Recent research suggests that almost two-thirds of leaders would be described in negative language by their teams. A good leader is not only concerned with leading the staff on any given team but is also aware of the leaders they are managing. Are your team leaders employees that you can be proud of, or do you spend your time interceding in their professional relationships? If it’s time to address how you manage your leaders, take a look at our top strategies:
Selection is key
Most candidates know how to appear pleasant in an interview. They are cooperative, affable and say all the right things. But it is only once they are in the job you can separate the wolves from the sheep. It is easy to say that you only ever use positive reinforcement with your team whilst in an interview room, but it’s much harder to do this in practice. Many bosses turn to references to tell them how a person might manage their team, but even references may not give the whole story. But as a good manager yourself, it is important to put the time into providing your team with a good boss. So what’s the solution?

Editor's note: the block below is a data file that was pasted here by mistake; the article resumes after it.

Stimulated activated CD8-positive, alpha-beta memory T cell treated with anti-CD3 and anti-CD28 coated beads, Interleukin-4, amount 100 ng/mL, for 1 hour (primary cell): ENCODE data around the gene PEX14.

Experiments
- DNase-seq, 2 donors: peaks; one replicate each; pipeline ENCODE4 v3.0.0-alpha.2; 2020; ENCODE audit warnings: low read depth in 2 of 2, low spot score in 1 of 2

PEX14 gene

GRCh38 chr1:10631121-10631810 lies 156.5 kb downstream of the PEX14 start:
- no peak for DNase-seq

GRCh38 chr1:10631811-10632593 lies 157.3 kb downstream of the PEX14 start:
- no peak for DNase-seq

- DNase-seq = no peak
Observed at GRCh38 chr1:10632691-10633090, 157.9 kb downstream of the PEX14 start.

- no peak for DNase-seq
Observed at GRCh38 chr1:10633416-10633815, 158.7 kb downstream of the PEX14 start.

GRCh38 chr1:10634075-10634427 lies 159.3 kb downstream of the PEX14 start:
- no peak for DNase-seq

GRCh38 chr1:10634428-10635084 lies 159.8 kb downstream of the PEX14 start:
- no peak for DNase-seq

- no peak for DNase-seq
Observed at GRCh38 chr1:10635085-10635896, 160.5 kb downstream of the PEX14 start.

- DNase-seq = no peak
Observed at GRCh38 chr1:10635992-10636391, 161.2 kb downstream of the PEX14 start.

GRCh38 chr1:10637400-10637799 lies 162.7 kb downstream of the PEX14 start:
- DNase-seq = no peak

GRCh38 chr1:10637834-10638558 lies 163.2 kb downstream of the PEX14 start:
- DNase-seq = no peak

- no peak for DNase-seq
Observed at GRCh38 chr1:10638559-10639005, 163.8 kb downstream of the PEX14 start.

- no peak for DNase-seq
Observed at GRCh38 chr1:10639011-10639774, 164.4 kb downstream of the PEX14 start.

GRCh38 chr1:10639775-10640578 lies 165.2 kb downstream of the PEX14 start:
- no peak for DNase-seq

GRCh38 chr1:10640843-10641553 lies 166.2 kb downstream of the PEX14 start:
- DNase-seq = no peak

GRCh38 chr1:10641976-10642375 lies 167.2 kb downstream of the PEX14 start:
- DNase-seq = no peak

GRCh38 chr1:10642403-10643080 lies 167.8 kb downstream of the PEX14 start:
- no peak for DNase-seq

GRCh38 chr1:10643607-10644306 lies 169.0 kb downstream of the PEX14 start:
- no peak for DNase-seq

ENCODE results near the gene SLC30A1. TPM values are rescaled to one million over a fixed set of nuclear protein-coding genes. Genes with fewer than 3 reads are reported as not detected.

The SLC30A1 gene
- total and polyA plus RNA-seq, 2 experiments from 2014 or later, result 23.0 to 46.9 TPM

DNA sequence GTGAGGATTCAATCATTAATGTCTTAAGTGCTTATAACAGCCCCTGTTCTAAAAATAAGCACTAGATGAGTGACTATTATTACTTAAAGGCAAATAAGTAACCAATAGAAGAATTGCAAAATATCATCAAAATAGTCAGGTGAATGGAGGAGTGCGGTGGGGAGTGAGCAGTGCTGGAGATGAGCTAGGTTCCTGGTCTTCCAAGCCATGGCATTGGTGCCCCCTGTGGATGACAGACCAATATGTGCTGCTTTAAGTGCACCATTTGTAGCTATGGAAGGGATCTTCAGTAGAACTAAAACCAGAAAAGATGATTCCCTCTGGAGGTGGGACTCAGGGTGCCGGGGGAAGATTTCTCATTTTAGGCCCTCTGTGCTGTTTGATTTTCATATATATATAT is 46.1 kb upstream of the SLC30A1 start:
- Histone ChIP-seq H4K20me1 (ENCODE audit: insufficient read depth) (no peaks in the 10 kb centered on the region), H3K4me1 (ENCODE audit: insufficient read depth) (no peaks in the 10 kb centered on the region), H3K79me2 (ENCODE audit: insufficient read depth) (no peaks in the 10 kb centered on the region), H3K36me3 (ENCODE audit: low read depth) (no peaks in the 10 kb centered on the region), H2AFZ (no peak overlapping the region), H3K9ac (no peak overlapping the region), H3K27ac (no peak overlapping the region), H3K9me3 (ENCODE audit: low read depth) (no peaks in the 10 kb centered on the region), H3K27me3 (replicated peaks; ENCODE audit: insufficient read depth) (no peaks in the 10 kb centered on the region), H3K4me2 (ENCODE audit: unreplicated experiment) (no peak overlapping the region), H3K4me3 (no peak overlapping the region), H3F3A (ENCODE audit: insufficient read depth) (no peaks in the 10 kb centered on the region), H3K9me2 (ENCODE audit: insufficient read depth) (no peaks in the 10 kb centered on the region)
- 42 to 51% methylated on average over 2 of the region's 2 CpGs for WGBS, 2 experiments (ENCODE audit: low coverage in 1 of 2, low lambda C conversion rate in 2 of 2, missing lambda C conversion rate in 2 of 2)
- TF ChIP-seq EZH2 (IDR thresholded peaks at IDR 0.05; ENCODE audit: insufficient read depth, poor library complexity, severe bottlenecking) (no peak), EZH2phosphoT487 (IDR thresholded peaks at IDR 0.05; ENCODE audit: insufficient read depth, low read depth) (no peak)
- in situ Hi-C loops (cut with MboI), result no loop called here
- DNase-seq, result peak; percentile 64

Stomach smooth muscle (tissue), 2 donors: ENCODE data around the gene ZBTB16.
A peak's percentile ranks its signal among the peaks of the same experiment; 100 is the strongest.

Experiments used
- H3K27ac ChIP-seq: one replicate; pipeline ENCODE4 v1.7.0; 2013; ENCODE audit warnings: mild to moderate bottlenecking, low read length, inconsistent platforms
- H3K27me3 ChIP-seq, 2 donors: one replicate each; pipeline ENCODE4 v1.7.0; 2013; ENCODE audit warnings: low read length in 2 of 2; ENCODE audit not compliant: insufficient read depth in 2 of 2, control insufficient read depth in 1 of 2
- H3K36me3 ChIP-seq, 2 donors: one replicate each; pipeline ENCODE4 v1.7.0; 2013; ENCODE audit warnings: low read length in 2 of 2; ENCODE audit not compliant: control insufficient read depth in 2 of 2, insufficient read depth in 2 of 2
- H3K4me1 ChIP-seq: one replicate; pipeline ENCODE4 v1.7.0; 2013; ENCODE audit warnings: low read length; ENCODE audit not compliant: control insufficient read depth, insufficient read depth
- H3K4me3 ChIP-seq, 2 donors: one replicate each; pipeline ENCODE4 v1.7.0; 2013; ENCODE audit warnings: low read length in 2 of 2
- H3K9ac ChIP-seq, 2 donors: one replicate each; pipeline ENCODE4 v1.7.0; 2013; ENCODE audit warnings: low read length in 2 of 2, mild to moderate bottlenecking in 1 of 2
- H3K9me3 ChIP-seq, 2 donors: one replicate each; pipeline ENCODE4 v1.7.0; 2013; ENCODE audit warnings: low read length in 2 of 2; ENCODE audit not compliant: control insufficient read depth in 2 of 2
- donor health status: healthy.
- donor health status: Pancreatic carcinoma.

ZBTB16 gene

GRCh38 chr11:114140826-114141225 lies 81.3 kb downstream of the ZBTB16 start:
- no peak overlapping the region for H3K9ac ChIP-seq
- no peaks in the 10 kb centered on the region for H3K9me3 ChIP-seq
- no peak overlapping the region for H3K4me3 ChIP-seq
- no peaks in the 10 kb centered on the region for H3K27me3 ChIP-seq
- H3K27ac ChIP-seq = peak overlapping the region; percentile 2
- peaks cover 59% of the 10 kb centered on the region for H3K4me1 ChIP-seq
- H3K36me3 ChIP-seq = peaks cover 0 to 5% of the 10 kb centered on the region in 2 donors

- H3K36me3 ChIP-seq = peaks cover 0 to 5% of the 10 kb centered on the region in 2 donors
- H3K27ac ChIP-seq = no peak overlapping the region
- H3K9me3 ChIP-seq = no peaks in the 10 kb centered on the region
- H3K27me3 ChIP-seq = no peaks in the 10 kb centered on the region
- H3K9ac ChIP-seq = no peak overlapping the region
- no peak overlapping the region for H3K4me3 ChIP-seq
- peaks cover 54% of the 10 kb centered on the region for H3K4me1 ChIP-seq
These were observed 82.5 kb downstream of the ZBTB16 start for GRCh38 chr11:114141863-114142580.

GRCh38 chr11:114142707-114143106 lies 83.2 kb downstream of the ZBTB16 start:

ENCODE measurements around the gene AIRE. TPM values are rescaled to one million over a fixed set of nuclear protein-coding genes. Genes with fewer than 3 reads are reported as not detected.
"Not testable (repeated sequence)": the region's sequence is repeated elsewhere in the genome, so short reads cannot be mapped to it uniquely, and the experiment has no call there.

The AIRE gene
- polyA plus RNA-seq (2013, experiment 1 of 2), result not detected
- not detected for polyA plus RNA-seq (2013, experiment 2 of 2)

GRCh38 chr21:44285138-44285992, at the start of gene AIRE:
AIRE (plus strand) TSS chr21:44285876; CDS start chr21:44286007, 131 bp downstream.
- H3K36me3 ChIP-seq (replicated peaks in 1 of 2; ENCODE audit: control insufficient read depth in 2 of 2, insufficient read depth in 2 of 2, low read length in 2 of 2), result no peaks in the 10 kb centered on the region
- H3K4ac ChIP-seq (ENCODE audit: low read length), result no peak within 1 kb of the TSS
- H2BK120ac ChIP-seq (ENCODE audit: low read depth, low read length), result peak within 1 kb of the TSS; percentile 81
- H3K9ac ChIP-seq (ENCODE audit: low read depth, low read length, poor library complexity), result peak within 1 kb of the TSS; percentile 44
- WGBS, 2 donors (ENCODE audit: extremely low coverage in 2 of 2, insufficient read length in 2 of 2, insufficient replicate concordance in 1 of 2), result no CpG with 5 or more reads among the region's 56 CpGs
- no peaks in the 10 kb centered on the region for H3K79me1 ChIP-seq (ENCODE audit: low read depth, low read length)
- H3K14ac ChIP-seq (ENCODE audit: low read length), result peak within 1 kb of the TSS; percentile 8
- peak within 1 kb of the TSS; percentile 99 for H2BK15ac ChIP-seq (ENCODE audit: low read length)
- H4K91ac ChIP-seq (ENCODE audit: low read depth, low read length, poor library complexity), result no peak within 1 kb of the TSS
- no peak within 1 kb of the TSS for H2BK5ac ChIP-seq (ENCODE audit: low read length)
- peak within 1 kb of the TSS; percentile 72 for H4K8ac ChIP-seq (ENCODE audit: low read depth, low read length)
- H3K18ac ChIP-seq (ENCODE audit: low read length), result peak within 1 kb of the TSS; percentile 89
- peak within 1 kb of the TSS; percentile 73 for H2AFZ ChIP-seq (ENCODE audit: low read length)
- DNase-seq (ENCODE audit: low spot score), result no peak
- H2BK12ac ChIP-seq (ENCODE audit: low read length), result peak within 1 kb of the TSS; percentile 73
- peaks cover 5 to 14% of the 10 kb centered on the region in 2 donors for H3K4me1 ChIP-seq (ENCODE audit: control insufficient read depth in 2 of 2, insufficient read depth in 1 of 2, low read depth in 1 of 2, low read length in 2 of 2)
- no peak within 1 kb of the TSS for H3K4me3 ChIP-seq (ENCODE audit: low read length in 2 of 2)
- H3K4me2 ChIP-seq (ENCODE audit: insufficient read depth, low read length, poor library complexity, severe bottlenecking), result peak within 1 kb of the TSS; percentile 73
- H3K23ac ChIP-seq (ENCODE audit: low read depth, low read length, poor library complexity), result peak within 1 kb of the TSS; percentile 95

Select via promotion
Promotion is a key selection strategy that will help you avoid bringing unknown bullies into your organisation. It may be tricky to promote a team member into a position of leadership over their old team. But you can avoid potentially awkward relationships amongst your staff by promoting from across different company departments. The key here is to think carefully about your employee’s transferable skills. They may have talents they have never considered, but which you, as their boss, can see clearly. So when choosing middle managers, think carefully about your existing staff: is there a team member who is ready to move on to leadership?
Training is important
No matter what your chosen leadership style, you should consider training a key component of it. Vitally important for your team, it is also a priority when you employ a new leader. Regardless of whether you are employing from inside or outside the company, the role will be new. To head off adverse leadership styles and to minimise bad habits, ensure that you provide training for your leaders as soon as they start in their new role. This will ensure that they will immediately start developing a culture that will do your team justice.